Ian Harford travels to Mount Airy in Maryland, USA for the 2010 AAFTA US National Field Target Championships.
If you were to ask 100 people which country they would call the ‘home of shooting sports’, I would bet your bottom dollar the majority would come back with the same answer.
The USA is as synonymous with shooting, as Africa is with Safari, and a visit to the Shooting Hunting and Outdoor Trade (SHOT) Show will give you an idea of just how inextricably shooting is woven into the fabric of American society.
Whereas here in the UK, legitimate shooting enthusiasts are fighting what seems like an eternal battle to prevent further unnecessary restriction or regulation of our shooting sports, in the USA it’s almost the exact opposite.
Unless you have the full support of the shooting public, you can kiss your chances of election victory goodbye. It’s great to know that at least some of us out there have a clear and influential voice.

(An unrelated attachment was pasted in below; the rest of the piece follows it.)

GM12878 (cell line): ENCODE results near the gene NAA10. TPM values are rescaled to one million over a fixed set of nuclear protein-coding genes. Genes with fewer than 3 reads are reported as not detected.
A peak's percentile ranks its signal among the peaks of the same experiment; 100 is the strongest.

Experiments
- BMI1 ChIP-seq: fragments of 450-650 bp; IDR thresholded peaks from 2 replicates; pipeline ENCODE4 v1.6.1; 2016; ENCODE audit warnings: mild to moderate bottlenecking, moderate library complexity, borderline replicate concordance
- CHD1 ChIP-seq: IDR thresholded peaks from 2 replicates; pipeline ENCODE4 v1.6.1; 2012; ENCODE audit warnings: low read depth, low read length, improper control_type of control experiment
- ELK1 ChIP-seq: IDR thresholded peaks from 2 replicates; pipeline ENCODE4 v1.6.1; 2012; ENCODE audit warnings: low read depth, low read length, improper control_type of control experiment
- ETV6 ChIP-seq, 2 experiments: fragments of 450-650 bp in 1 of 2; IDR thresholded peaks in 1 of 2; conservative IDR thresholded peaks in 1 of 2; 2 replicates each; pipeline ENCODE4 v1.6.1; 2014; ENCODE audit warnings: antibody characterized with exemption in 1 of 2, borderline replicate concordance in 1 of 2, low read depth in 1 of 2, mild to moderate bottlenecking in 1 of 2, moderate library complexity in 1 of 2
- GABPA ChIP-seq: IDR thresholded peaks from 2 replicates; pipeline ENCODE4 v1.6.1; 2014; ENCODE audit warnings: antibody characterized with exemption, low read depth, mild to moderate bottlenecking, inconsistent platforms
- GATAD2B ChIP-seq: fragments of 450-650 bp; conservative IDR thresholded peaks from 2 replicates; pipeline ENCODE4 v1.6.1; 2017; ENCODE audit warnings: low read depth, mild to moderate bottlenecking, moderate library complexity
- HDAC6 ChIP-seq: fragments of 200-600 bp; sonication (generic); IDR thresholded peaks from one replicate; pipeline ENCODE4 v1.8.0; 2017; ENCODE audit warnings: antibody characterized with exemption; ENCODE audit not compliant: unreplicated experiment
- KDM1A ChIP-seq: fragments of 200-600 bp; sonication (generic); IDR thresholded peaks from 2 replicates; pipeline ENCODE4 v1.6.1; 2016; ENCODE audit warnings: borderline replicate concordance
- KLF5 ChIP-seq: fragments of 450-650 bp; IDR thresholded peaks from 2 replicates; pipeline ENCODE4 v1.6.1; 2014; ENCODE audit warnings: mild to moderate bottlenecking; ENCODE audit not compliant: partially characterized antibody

Of course not all of the things you hear about shooting in the USA are positive, indeed some just seem downright strange. However, much like here in the UK, many of these stories are just that – tales from the fringes of society that are invariably used to exemplify the extreme opinions often wielded in bar room politics.
The relative merits or shortcomings of assertions relating to topics such as gun control, armed police and even civil liberties can be illustrated using various adaptations of these stories.
In most cases it’s the manner of presentation that sways the debate, rather than the accuracy or validity of the detail. But the actual story is much less dramatic than it may appear on occasion.
Without exception, each of the ‘gun wielding’ Americans I have met have been pleasant, respectable law abiding citizens, who also share many of the same values I do such as sportsmanship, community and responsibility.
I have always been made to feel welcome whenever I’ve visited, and my recent trip to Mount Airy, Maryland for the AAFTA US Nationals was no different.